Incorporating perspectives from the archives, including related fields of records management and museum studies, into the data curation dialogue would not only be logical, but would also assist in ensuring sound basis for e-science curatorial activities. According to Newton et al [3] librarians must be able to articulate the value of curating data sets in repositories; they must understand system capabilities; and they must be able to cultivate relationships in order to become more in tune with the research that is underway by their faculty. These activities are the hallmark of an archivist’s role within the information profession, so it logically follows that one would best confer and collaborate with archivists to tackle such challenges.

So Where from Here?
This is an exciting time for information professionals. We find ourselves at the nexus of information, technology and expertise, and this is an opening for us to introduce and apply our skills and knowledge to new domains.

Professionals in the archival field possess valuable expertise that can be leveraged in order to more effectively capture and preserve digital research outputs. Much of this expertise already exists within the university archives setting, despite recent literature leading us to believe otherwise. 

Given their familiarity with information literacy and instruction, library liaisons may best serve an immediate need as data literacy advocates, providing their faculty constituents with information on granting agency requirements and raising awareness about the general data management issues.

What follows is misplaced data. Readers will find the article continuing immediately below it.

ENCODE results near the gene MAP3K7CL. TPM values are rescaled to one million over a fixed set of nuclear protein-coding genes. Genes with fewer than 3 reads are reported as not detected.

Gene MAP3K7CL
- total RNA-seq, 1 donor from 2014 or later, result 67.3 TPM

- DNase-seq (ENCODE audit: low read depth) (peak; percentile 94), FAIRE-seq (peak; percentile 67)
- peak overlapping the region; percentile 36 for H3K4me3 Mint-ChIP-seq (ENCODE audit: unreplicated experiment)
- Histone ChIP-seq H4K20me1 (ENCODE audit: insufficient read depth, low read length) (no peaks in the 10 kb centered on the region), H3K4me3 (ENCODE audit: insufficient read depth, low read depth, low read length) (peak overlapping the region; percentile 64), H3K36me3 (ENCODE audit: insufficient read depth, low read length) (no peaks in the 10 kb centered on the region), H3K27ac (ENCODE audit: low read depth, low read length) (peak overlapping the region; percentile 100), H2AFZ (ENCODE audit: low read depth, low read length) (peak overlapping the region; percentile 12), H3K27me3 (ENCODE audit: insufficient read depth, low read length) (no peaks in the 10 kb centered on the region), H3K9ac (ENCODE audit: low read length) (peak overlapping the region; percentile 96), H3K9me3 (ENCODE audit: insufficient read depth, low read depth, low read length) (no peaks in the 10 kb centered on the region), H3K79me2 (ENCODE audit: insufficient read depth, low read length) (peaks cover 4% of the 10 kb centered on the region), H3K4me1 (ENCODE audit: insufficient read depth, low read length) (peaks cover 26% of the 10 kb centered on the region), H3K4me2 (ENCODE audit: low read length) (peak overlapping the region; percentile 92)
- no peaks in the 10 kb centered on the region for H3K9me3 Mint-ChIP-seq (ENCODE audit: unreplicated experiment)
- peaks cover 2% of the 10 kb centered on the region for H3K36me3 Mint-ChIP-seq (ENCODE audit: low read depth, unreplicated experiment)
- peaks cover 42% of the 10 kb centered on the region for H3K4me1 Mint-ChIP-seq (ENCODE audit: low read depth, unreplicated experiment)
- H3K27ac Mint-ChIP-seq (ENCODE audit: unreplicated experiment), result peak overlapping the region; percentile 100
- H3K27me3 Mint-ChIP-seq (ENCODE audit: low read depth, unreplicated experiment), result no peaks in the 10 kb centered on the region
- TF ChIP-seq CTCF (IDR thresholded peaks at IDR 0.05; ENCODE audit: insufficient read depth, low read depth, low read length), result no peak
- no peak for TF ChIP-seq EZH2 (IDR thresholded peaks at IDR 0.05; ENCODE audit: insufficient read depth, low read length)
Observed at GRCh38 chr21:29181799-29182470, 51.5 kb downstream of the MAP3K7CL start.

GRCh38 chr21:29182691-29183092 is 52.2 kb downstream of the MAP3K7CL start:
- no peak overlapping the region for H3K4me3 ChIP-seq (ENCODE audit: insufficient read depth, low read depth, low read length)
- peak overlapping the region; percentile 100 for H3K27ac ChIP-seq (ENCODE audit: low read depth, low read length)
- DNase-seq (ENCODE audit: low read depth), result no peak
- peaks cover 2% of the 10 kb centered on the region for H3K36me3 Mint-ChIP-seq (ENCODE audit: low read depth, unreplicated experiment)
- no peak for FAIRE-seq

Nonetheless, there needs to be an acknowledgement and integration of archival expertise into the broader data dialogue. There are some projects currently underway that aim to do just that. For example, University of Michigan’s iSchool has developed an archives and records management curriculum that provides instruction on issues that bridge both the analog and digital realms and provides context for digital curation in the profession. There are also research efforts underway to unite digital practices, regardless of organizational context. Closing the Digital Curation Gap (CDCG) collaboration is an IMLS-funded project to develop shared curatorial best practices for professionals in such settings as libraries, archives, museums and other cultural institutions and information centers. 

From a practitioner’s point of view, our profession will have the opportunity to provide more robust, responsible and inspired curatorial services if an ecumenical approach is taken to address issues surrounding the management and preservation of digital content. This approach would integrate the most relevant theory across information disciplines, providing sound footing to support digital curatorial practice. Lest we forget, digital curation challenges are germane to all information professionals, and collectively we possess the expertise to ensure fragile digital data will be available for generations to come.

Resources Mentioned in the Article
[1] Ganz, J. (2008). The diverse and exploding digital universe. Framingham, MA: International Data Corporation. Retrieved April 4, 2011 from

[2] Jones, E. (2008). E-science talking points for ARL deans and directors. Association of Research Libraries. Retrieved April 4, 2011, from

[3] Newton, M.P., Miller, C.C., & Stowell Bracke, M. (2011). Librarian roles in institutional repository data set collecting: Outcomes of a research library task force. Collection Management, 36, 53-67.

[4] Greene, M.A., & Meissner, D. (2005). More product, less process: Revamping traditional archival processing. American Archivist, 68, 208-263.

Marisa L. Ramírez is the digital repository librarian at California Polytechnic State University (Cal Poly), San Luis Obispo. She can be reached at mramir14<at>